The global wave of shareholder activism has prompted
ASIC to revise its guidance on investor engagement. The new
proposed guidance, although generally supportive of investor
engagement, is restrictive in practice and will potentially cause
difficulties for collective action by investors in this
ASIC's existing policy on collective action has its genesis
in the battle for control of the board of Coles Myer in 1995. The
"Yannon Affair" exposed the potential for institutional
investors to influence a company's governance and the lack of
specific regulation around the issue.
Ten years on, in the context of growing activity by shareholder
activists, ASIC is revisiting its somewhat unwieldy and little used
policy on collective action by investors.
SHAREHOLDER ACTIVISM IS INFLUENCING COMPANIES TO MAKE CORPORATE
The rise of the activist interjector means institutional
investors are being forced to engage in more intense debates about
strategy with companies and activists. Since institutional support
is vital for any activist campaign, the boundaries of how the
actors should interact are extremely important for all involved and
You may not like it but as the
Economist put it, "Sometimes ill mannered, speculative and
wrong, activists are rampant. They will change American capitalism
for the better."
Hedge fund activism has emerged as an influential corporate
governance mechanism in the US, with new research suggesting
activism can bring about operational, financial and governance
reforms to a corporation with long term benefits to shareholders
Share price movements generally show that markets react
positively to involvement by activists and rely on them to identify
ways to unlock value in undervalued companies.
As shareholder activism grows, funds managers will also become
more engaged. Activists, particularly those with relatively small
stakes in a company, rely on cooperation with other shareholders in
order to effect corporate governance changes.
ASIC'S PROPOSED AMENDMENTS
ASIC's new draft Regulatory Guide outlines the types of
collective action investors may engage in without contravening the
takeover and substantial holding provisions of the Corporations
The policy reflects the inherent conflict between collective
investor engagement as an effective means of corporate governance,
and the risk of investors acquiring control over an entity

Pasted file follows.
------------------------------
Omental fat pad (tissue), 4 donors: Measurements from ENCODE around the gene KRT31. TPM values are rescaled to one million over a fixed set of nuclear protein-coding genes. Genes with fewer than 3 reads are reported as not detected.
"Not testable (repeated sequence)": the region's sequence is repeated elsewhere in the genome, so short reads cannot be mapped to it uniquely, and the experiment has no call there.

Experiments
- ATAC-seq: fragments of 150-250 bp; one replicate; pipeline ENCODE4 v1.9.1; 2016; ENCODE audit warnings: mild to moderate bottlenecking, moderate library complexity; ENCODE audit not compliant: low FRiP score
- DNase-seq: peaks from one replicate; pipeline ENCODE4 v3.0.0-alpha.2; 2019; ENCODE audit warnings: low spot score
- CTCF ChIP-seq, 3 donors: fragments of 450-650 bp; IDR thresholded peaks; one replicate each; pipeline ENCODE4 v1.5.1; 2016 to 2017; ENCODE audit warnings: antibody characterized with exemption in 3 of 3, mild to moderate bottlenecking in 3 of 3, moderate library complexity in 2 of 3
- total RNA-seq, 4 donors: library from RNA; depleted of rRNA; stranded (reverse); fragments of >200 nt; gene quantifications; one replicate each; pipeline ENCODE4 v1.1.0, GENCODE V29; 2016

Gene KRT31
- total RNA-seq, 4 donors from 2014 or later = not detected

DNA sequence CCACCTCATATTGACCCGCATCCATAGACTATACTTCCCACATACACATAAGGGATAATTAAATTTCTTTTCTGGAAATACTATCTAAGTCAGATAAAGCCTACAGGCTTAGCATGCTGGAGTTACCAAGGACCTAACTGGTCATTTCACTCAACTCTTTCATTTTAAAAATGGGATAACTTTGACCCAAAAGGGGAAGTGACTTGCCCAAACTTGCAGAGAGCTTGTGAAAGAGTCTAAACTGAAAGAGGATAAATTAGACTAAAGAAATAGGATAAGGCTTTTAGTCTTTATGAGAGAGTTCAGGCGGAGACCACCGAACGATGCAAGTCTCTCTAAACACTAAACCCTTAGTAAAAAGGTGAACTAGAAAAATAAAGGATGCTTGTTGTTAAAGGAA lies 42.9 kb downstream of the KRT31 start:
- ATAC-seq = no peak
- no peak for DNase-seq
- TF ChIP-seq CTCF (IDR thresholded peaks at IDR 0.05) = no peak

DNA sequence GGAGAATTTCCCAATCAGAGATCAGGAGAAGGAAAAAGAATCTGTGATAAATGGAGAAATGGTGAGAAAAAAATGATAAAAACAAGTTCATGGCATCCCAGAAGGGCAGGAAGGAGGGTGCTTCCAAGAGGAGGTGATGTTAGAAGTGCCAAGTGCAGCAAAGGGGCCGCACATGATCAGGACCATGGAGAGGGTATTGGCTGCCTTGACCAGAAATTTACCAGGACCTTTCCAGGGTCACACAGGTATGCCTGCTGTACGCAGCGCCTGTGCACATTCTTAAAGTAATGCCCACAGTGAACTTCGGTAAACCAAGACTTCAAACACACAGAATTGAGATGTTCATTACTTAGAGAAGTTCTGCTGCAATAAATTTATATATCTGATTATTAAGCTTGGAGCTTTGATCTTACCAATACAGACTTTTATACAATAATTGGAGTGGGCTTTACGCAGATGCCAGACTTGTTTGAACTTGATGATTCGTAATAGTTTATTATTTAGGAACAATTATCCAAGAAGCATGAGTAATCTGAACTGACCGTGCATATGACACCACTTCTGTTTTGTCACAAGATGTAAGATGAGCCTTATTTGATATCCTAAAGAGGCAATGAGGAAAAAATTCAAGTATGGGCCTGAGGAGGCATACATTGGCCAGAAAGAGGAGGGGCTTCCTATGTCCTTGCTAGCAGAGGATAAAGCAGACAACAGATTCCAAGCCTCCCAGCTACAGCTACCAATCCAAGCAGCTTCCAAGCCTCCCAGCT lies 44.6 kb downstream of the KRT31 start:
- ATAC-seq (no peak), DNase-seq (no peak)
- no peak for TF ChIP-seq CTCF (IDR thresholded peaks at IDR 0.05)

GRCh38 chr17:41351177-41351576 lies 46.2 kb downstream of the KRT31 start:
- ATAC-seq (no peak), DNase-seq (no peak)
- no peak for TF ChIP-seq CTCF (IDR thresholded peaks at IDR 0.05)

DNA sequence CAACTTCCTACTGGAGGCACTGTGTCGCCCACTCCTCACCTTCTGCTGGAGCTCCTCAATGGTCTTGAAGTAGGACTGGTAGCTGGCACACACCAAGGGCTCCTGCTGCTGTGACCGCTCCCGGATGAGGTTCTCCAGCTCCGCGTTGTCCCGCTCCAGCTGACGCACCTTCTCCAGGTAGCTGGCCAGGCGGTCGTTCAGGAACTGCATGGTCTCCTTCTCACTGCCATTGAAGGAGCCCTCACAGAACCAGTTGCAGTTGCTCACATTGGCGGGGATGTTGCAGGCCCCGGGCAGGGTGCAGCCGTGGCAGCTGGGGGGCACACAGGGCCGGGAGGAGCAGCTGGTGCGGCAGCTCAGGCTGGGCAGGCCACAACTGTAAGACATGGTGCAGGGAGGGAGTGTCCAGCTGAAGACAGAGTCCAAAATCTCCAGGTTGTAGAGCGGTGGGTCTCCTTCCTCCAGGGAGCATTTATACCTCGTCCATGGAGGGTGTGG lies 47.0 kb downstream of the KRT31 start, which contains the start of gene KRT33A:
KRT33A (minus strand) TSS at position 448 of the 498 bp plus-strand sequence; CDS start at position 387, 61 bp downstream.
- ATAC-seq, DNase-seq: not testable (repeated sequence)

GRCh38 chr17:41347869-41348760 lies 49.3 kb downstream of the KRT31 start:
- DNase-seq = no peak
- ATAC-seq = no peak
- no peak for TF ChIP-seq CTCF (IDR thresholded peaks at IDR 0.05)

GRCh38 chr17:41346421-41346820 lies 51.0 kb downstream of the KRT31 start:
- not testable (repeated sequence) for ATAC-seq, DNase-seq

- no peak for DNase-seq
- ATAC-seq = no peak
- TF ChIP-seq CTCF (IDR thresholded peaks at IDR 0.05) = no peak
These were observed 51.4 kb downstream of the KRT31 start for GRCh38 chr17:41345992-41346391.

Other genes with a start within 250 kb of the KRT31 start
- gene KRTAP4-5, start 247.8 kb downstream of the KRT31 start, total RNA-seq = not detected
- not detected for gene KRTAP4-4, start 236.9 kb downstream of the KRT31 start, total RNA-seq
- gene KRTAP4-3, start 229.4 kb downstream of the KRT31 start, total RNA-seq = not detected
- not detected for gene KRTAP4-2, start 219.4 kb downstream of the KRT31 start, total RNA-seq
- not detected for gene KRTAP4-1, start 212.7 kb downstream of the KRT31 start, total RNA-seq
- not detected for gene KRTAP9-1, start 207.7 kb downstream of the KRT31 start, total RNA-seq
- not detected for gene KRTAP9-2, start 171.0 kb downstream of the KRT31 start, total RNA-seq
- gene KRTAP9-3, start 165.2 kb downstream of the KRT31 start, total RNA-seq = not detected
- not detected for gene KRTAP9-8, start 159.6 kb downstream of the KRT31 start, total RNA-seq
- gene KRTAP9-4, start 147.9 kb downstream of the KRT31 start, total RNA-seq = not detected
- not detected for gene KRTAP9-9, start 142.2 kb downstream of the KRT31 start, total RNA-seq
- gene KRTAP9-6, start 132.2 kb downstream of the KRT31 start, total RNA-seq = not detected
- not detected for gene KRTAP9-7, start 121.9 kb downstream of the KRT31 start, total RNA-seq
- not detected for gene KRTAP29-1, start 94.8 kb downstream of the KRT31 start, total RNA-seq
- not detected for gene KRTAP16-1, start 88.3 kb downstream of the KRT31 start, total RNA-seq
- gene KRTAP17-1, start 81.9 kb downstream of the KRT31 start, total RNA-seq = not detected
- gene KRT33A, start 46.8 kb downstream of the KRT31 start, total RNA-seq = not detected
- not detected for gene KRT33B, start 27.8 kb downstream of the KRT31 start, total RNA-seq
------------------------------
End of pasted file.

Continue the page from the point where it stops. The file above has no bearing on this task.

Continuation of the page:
In the draft Regulatory Guide, ASIC has set out examples of
conduct where collective action is unlikely or more likely to
trigger an associate relationship or result in the acquisition of a
relevant interest prohibited under Chapter 6 of the Corporations
Act (see diagram below).
Where there is ambiguity, ASIC will consider whether the conduct
has a control purpose or effect, rather than promoting good
corporate governance. But there are some danger signs. For example,
advocating for board changes is a common tool in the shareholder
activist toolkit which under this Regulatory Guide will attract
ASIC scrutiny and needs to be approached with extreme caution.
As a general comment we think the Regulatory Guide is probably a
little restrictive in its interpretation. The UK Panel seems to be
more permissive of collective action.
Panel Practice Statement 26 suggests the UK Panel will not
normally regard shareholders voting together on a particular
resolution as objectionable. But like ASIC, the UK Panel does see
issues with shareholders who requisition or threaten to requisition
a general meeting to change the board.
Unsurprisingly given its almost non-existent use, ASIC also
proposes to revoke the Class Order and instead offer individual
relief. Relief will be offered where conduct is caught by the
takeover provisions but where it is not concerned with the
acquisition of a substantial interest in or control over the
Overall, the draft updated Regulatory Guide is a timely response
to the rise of collective action by investors and acknowledges that
investor engagement can be positive for the financial market.
ASIC is inviting interested parties to comment on the
Consultation Paper by 20 April 2015. An updated Regulatory
Guide is expected in June or July 2015.
The content of this article is intended to provide a general
guide to the subject matter. Specialist advice should be sought
about your specific circumstances.
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